Commission chairperson Kate Symons says the changes are designed to make energy contracts simpler, to provide customers with more confidence and certainty.
“Up until now, customers could sign up to what looks like a great energy deal only to have that deal disappear in just a few weeks or months.
“From 1 July, energy retailers will not be able to increase prices more than once a year, and must maintain any discounts, credits or rebates for the entire length of a customer’s contract,” she said.
Ms Symons says these changes, along with a cap on pay-on-time discounts, will provide greater price certainty and stability for Victorians.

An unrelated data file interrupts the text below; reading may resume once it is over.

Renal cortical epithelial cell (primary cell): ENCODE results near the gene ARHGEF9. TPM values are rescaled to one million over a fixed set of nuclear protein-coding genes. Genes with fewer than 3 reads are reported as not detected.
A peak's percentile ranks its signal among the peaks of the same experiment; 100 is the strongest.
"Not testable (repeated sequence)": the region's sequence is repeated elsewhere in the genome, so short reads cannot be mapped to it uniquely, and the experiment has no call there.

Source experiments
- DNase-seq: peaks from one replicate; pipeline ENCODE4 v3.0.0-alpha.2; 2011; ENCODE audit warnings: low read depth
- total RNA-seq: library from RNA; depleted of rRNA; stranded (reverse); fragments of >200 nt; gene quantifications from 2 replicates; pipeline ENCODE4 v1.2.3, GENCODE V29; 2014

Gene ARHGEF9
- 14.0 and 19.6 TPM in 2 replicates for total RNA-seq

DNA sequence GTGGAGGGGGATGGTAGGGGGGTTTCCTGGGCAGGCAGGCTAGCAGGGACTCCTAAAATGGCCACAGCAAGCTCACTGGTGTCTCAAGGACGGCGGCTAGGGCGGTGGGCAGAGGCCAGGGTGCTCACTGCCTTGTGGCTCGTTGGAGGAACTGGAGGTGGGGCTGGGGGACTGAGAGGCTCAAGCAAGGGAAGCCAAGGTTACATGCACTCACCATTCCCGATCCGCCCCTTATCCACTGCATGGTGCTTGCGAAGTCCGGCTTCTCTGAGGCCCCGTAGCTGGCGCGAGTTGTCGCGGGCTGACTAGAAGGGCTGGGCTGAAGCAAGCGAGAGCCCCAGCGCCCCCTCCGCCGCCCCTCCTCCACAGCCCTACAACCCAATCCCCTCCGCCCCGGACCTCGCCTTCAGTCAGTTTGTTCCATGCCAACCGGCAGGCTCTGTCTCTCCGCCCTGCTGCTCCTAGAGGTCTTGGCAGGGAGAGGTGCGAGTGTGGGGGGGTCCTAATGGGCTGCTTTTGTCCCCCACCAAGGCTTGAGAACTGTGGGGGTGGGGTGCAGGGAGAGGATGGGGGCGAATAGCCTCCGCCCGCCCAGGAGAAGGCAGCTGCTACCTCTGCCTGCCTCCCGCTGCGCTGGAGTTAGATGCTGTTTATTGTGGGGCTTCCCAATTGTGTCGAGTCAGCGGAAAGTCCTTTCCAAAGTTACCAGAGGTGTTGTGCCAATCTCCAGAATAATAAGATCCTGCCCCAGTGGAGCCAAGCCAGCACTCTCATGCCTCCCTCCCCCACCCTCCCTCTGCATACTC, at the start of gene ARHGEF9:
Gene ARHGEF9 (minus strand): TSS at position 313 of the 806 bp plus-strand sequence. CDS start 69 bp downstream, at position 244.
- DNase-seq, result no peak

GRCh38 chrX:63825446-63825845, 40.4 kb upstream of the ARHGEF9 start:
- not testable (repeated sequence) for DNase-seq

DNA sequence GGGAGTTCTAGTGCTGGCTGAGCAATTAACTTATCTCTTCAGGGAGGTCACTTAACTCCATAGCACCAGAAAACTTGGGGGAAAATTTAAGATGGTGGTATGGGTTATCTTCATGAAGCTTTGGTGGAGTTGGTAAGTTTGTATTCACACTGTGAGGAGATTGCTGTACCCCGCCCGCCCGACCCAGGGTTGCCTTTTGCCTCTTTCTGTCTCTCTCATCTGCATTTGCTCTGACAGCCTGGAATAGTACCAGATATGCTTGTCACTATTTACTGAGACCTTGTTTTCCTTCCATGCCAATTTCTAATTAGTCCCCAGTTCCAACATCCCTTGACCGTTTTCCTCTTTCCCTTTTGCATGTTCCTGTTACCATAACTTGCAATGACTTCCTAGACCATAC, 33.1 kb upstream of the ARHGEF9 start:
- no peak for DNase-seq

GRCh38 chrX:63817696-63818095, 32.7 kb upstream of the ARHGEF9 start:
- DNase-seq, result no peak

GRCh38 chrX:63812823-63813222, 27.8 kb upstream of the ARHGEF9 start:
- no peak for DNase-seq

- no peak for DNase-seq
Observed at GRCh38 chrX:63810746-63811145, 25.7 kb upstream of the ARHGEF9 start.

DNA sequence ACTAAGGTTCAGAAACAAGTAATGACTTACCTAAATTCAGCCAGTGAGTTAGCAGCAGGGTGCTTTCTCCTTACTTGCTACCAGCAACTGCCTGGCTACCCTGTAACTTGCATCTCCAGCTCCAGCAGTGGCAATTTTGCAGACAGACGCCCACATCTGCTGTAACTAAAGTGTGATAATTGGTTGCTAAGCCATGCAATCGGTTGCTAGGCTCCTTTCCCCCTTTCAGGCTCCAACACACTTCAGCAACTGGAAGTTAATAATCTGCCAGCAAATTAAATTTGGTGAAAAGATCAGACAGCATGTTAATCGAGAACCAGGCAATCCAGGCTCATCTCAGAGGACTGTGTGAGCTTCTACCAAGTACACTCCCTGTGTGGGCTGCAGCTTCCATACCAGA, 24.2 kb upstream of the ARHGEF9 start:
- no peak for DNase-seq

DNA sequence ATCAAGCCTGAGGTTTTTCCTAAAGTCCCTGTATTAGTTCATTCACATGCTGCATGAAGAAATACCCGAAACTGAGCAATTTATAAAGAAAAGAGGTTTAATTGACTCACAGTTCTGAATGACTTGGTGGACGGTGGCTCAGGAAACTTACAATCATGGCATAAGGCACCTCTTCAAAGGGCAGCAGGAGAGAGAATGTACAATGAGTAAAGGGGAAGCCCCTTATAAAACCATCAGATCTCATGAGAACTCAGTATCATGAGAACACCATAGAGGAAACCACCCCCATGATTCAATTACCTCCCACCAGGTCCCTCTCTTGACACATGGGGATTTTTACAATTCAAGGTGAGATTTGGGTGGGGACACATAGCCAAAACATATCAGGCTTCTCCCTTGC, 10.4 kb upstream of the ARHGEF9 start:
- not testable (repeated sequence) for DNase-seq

“We are changing the energy rules to help untie the knots found in energy contracts that have confused and frustrated consumers.
“These reforms will help Victorians have confidence in the deal they’re signing up to, knowing they will be protected and there won’t be any nasty surprises,” she said.
Other changes to the energy rules include:
all advertised electricity offers must include a comparison to the Victorian Default Offer
rolling customers onto either the Victorian Default Offer for electricity or best offer for gas at the end of a contract.
The energy regulator is now consulting separately on a plan to stop retailers from being able to back-bill customers for more than four months.
This reform means retailers will only be able to back-bill for up to four months, and not the current nine months allowed. Victorians can have their say on this proposal on Engage Victoria by Friday 27 March 2020.